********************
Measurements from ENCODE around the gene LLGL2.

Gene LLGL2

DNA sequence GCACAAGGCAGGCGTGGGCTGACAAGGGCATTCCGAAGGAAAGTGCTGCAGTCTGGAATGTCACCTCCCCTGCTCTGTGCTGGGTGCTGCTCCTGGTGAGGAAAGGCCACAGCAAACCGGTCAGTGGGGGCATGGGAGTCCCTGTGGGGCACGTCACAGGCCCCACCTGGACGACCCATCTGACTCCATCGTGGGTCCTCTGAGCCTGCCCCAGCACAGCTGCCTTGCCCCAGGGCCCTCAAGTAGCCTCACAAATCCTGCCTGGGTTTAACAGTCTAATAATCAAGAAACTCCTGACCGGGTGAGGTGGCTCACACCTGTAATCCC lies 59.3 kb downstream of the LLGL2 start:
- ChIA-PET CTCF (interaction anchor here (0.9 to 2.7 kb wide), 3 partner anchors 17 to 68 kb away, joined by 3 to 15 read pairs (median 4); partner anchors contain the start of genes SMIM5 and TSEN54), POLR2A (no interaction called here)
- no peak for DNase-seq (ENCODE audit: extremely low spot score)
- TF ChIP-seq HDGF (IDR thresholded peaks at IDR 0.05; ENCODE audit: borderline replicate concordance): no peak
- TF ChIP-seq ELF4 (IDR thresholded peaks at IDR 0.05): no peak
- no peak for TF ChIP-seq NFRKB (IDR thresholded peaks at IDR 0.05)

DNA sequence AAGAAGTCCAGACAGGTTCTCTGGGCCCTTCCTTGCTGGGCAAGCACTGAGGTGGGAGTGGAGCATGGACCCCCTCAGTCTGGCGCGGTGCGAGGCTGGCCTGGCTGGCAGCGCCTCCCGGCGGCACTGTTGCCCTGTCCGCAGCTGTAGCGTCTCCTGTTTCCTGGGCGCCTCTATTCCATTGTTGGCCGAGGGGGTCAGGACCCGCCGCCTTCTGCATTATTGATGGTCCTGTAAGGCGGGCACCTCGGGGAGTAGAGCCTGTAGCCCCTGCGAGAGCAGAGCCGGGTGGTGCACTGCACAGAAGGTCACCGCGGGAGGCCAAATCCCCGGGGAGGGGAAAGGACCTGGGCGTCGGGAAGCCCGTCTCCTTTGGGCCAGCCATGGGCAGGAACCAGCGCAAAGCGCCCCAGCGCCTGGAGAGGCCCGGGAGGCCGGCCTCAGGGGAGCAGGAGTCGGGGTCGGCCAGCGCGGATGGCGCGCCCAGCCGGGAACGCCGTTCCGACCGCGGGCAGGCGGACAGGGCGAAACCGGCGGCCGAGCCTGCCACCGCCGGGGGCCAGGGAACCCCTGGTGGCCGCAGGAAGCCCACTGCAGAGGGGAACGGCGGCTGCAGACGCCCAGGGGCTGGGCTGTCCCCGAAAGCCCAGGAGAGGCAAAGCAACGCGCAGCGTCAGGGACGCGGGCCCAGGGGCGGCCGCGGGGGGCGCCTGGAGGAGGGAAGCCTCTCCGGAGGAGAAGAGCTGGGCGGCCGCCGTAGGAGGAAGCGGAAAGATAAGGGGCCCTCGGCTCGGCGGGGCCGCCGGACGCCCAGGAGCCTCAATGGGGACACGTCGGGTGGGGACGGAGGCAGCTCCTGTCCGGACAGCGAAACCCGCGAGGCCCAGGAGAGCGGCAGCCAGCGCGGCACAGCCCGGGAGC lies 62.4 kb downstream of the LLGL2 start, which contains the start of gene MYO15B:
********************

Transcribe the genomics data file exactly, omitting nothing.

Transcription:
Measurements from ENCODE around the gene LLGL2.

Gene LLGL2

DNA sequence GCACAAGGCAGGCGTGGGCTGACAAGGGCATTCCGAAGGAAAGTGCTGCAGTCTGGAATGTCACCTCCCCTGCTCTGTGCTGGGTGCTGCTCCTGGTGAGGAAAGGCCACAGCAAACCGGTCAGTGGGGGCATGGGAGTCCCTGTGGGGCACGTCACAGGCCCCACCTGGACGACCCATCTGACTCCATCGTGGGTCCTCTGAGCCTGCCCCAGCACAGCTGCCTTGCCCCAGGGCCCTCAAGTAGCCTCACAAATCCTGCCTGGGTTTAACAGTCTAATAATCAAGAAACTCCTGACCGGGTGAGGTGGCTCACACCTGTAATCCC lies 59.3 kb downstream of the LLGL2 start:
- ChIA-PET CTCF (interaction anchor here (0.9 to 2.7 kb wide), 3 partner anchors 17 to 68 kb away, joined by 3 to 15 read pairs (median 4); partner anchors contain the start of genes SMIM5 and TSEN54), POLR2A (no interaction called here)
- no peak for DNase-seq (ENCODE audit: extremely low spot score)
- TF ChIP-seq HDGF (IDR thresholded peaks at IDR 0.05; ENCODE audit: borderline replicate concordance): no peak
- TF ChIP-seq ELF4 (IDR thresholded peaks at IDR 0.05): no peak
- no peak for TF ChIP-seq NFRKB (IDR thresholded peaks at IDR 0.05)

DNA sequence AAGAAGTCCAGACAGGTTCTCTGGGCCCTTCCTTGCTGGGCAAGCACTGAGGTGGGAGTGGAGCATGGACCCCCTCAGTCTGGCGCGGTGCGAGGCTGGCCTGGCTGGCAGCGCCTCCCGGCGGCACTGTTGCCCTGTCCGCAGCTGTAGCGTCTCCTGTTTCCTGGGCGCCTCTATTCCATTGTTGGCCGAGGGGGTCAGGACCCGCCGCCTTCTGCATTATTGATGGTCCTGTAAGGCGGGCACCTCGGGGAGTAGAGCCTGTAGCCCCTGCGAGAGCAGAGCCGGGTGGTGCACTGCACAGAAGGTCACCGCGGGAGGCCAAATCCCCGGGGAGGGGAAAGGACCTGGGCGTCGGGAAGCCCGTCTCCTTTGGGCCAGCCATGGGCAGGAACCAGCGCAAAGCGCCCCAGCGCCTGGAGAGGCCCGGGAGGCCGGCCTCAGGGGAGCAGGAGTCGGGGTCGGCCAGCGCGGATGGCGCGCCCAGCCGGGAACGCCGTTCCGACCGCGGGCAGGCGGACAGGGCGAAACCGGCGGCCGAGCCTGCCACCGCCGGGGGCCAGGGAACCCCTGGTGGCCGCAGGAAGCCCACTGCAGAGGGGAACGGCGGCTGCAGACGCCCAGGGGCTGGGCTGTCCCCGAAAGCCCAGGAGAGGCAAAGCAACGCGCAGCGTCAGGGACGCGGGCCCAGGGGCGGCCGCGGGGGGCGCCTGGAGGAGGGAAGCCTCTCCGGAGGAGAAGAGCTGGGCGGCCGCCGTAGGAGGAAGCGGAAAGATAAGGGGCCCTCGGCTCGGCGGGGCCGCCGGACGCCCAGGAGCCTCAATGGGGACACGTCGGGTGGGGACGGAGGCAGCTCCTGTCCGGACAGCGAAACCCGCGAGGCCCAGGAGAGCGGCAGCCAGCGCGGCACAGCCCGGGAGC lies 62.4 kb downstream of the LLGL2 start, which contains the start of gene MYO15B: